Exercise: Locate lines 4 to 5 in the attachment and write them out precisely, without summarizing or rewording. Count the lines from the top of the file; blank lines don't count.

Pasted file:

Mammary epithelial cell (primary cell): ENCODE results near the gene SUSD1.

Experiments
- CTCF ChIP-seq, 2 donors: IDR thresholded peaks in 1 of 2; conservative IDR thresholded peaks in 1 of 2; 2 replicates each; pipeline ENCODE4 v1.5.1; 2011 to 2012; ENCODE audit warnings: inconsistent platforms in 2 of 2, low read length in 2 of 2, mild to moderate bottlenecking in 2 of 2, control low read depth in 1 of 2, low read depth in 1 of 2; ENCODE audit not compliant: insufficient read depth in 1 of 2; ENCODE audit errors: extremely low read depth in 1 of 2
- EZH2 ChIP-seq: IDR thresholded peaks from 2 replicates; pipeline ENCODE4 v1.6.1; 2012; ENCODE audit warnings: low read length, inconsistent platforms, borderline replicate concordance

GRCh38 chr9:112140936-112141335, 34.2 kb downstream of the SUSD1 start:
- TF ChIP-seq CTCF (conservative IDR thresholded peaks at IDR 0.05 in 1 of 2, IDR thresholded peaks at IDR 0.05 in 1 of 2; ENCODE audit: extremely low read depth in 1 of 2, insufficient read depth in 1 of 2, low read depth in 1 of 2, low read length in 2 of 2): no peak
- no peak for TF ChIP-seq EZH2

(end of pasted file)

- EZH2 ChIP-seq: IDR thresholded peaks from 2 replicates; pipeline ENCODE4 v1.6.1; 2012; ENCODE audit warnings: low read length, inconsistent platforms, borderline replicate concordance

GRCh38 chr9:112140936-112141335, 34.2 kb downstream of the SUSD1 start: